# Understanding Cryptography by Christof Paar and Jan Pelzl - Chapter 4 Solutions - Ex4.13

- 4 mins

## Exercise 4.13

We consider the first part of the ByteSub operation, i.e, the Galois field inversion.

1. Using Table 4.2, what is the inverse of the bytes 29, F3 and 01, where each byte is given in hexadecimal notation?
2. Verify your answer by performing a $GF(2^8)$ multiplication with your answer and the input byte. Note that you have to represent each byte first as polynomials in $GF(2^8)$. The most significant byte of each byte represents the $x^7$ coefficient

### Solution

This solution is verified as correct by the official Solutions for Odd-Numbered Questions manual.

1. As per Table 4.2:

$26_{16}^{-1} = A8_{16}$ $F3_{16}^{-1} = 34_{16}$ $01_{16}^{-1} = 01_{16}$

2. Instead of doing long-hand multiplications and reductions, I will be using the Mod2Polynomial class I wrote for earlier exercises.

Just as a reminder, the reduction primitive polynomial is the AES polynomial: $P(x) = x^8 + x^4 + x^3 + x + 1$.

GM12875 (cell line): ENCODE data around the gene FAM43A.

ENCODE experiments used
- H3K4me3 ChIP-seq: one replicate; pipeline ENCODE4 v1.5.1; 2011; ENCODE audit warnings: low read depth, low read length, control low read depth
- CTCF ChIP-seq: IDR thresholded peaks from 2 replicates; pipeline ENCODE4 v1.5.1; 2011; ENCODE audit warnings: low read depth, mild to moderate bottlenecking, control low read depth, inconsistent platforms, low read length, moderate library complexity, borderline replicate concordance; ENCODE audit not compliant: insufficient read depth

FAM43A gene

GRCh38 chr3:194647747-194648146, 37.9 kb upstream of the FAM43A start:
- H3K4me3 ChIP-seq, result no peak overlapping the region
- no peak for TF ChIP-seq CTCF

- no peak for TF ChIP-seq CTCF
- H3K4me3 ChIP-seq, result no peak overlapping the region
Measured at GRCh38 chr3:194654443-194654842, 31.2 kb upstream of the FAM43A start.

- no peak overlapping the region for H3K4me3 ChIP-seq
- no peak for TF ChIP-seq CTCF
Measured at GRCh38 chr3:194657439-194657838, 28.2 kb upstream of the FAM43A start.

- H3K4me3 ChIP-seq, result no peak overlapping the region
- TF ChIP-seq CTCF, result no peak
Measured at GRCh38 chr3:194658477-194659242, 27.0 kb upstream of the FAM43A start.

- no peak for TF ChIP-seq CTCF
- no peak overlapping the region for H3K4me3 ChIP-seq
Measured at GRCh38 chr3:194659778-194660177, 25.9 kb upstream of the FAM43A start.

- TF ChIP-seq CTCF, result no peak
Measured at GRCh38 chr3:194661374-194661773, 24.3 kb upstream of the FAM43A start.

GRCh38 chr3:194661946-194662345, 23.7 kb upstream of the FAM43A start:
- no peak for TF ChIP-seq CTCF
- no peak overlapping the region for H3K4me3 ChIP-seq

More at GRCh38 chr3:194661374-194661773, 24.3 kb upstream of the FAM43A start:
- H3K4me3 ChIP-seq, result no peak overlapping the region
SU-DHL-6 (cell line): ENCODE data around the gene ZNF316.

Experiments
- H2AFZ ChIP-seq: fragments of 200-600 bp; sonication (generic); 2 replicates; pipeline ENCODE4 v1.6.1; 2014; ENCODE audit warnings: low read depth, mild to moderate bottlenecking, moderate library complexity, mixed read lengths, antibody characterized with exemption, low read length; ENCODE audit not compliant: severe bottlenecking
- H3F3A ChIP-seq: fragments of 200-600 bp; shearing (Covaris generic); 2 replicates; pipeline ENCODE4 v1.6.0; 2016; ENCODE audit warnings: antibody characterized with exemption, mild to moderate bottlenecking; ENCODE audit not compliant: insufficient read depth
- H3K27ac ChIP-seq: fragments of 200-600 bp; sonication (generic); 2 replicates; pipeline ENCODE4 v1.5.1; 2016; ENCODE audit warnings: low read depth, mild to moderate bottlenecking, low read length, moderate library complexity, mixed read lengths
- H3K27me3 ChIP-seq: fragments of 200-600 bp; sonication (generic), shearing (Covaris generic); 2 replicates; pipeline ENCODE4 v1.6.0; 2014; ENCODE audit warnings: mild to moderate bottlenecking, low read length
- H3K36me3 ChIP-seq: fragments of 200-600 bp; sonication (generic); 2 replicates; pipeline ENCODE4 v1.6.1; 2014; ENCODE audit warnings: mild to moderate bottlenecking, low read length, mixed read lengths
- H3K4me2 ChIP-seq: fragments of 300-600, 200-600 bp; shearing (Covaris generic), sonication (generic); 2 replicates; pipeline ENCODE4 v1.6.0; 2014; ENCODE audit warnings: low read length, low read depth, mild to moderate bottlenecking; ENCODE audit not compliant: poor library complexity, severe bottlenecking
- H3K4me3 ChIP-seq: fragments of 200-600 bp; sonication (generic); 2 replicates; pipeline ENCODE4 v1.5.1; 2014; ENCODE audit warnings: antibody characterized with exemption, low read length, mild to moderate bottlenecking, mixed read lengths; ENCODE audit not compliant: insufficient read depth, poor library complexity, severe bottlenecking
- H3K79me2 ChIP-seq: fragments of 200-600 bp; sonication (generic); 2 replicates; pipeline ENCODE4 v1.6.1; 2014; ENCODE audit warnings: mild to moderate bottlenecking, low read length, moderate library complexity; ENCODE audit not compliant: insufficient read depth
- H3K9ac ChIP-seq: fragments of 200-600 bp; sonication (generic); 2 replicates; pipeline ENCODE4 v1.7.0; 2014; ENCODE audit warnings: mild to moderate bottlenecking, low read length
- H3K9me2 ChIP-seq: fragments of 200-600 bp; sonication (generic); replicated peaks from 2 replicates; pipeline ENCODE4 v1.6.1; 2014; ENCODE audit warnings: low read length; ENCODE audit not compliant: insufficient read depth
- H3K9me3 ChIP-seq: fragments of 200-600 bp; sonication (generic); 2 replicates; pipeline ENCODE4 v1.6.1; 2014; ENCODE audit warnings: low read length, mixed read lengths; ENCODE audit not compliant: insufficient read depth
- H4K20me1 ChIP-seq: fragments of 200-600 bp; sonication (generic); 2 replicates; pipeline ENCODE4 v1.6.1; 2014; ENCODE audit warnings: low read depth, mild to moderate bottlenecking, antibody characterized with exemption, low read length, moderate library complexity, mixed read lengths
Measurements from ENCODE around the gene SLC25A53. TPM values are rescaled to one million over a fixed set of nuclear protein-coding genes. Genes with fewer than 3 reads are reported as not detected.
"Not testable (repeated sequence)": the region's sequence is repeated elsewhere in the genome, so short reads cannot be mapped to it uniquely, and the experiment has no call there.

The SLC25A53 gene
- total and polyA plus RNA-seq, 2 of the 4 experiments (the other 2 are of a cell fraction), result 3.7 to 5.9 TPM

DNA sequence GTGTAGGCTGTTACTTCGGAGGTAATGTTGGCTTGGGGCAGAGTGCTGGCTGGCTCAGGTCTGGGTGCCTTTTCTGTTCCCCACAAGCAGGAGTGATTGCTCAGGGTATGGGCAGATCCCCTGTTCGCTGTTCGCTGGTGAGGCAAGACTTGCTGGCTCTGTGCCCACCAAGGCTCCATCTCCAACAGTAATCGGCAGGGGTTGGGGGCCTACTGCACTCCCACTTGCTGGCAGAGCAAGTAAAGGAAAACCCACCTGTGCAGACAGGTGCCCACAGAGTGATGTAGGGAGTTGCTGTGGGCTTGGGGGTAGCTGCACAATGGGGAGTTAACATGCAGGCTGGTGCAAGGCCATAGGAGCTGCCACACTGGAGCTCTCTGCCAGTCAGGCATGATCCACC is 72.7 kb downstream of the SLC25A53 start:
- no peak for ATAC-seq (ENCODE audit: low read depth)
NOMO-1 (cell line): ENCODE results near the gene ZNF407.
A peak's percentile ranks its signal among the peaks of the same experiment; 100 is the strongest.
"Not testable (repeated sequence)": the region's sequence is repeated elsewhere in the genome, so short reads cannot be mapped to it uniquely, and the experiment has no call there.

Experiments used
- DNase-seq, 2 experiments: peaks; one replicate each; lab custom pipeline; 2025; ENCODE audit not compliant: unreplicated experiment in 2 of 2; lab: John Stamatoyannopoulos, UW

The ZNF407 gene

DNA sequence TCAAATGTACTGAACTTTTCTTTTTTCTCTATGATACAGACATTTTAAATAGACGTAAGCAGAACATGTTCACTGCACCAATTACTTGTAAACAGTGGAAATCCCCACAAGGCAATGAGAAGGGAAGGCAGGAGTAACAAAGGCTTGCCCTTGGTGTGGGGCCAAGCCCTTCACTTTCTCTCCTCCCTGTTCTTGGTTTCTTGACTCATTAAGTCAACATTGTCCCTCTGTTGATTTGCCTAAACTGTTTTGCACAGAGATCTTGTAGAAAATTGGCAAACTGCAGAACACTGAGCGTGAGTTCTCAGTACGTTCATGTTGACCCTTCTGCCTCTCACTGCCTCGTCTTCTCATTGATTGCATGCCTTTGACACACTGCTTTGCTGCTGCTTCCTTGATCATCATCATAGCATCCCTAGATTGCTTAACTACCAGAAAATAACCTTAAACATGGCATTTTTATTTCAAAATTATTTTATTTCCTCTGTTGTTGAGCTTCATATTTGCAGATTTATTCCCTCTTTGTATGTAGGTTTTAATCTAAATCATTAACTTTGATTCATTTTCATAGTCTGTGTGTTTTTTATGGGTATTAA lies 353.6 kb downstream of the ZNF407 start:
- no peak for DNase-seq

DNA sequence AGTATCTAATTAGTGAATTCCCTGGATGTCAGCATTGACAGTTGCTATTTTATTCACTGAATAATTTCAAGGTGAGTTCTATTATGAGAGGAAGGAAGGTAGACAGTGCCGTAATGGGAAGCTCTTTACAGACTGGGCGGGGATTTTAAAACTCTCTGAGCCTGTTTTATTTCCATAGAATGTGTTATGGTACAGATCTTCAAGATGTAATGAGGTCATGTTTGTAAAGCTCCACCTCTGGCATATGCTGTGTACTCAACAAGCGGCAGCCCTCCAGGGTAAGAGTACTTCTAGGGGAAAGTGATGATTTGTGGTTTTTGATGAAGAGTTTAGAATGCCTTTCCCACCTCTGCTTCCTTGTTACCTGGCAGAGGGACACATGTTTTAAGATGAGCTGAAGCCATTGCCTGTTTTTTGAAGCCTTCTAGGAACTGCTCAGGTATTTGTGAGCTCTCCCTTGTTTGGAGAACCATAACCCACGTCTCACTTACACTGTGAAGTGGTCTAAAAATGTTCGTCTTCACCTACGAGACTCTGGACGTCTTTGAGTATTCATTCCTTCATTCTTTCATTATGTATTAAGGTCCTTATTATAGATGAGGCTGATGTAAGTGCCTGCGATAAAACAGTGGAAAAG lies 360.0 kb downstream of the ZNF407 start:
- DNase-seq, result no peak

This is expressed as a Mod2Polynomial class as follows (it takes least significant bit first):

The first pair, $26_{16}^{-1} = A8_{16}$, can be checked as follows:

$26_{16} \equiv 00100110_2 \equiv x^5 + x^2 + x$ $A8_{16} \equiv 10101000_2 \equiv x^7 + x^5 + x^3$

When multiplied together, these should produce an output of 1:

This does produce an output of 1.

The second pair, $F3_{16}^{-1} = 34_{16}$, can be checked as follows:

$F3_{16} \equiv 11110011_2 \equiv x^7 + x^6 + x^5 + x^4 + x + 1$ $34_{16} \equiv 00110100_2 \equiv x^5 + x^4 + x^2$

When multiplied together, these should produce an output of 1:

This does produce an output of 1.

The 01 case is pretty trivial and doesn’t really need to be checked, but we will anyway:

$01_{16} \equiv 00000001_2 \equiv 1$

When multiplied together, these should produce an output of 1:

This does produce an output of 1.

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